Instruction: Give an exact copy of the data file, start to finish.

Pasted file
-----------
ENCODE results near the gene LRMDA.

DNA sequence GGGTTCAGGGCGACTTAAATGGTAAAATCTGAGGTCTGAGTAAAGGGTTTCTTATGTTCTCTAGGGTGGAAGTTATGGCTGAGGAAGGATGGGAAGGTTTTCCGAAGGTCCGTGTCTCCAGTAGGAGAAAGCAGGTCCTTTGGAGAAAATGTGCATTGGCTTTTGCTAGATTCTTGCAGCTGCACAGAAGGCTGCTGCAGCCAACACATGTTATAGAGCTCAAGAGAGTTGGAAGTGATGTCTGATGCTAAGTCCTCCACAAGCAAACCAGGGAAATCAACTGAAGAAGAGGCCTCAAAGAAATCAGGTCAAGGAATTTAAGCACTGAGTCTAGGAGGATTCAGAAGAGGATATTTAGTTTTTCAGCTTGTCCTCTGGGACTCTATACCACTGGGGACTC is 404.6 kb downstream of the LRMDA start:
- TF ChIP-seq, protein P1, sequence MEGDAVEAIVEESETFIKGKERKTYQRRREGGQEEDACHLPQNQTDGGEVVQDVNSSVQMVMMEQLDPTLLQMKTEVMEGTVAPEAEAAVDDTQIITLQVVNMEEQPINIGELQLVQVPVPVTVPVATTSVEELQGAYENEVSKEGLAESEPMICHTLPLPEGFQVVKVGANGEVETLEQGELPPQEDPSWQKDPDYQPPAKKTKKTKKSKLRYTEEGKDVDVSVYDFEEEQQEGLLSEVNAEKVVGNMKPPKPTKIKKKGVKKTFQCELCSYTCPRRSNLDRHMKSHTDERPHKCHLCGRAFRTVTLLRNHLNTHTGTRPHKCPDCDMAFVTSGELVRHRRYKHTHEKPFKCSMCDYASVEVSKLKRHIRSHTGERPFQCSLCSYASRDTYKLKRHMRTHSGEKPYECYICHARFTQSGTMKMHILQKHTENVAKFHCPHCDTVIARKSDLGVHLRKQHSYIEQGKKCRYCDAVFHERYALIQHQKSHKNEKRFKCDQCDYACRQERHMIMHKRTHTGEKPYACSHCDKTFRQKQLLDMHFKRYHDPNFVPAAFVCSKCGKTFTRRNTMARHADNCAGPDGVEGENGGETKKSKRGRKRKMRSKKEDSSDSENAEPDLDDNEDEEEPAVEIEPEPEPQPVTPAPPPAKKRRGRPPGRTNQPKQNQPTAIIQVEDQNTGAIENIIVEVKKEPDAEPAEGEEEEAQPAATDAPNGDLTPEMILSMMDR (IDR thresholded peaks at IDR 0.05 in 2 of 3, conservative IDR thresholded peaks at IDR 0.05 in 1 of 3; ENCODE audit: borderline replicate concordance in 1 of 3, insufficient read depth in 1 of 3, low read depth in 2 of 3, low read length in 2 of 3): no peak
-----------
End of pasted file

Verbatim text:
ENCODE results near the gene LRMDA.

DNA sequence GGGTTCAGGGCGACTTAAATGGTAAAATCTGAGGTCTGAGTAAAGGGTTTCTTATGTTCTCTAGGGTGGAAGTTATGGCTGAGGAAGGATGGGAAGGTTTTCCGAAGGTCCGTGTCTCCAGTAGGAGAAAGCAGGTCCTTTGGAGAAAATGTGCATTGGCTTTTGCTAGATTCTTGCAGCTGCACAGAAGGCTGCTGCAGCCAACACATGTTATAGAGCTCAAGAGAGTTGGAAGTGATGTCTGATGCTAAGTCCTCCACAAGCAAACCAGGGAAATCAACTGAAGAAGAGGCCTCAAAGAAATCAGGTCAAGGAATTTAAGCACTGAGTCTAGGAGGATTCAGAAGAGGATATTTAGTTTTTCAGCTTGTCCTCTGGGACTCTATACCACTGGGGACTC is 404.6 kb downstream of the LRMDA start:
- TF ChIP-seq, protein P1, sequence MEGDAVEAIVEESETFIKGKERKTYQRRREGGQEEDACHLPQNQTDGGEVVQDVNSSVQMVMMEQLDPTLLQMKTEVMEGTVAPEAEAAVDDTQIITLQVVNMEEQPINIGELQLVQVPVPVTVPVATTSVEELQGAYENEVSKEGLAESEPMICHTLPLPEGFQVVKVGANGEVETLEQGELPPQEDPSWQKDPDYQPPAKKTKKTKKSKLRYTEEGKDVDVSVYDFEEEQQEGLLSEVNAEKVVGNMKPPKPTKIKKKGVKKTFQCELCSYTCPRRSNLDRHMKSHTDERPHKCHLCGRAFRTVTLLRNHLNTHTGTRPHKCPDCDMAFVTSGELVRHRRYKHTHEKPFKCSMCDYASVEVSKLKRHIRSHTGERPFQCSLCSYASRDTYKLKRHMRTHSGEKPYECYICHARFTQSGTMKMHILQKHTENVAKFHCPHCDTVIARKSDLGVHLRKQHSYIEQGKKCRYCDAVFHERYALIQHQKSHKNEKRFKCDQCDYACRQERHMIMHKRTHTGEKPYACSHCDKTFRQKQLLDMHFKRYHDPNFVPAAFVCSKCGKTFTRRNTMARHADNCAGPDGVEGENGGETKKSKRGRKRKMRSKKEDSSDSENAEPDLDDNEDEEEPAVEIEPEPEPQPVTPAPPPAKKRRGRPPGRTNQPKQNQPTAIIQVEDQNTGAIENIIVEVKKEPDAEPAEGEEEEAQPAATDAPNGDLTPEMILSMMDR (IDR thresholded peaks at IDR 0.05 in 2 of 3, conservative IDR thresholded peaks at IDR 0.05 in 1 of 3; ENCODE audit: borderline replicate concordance in 1 of 3, insufficient read depth in 1 of 3, low read depth in 2 of 3, low read length in 2 of 3): no peak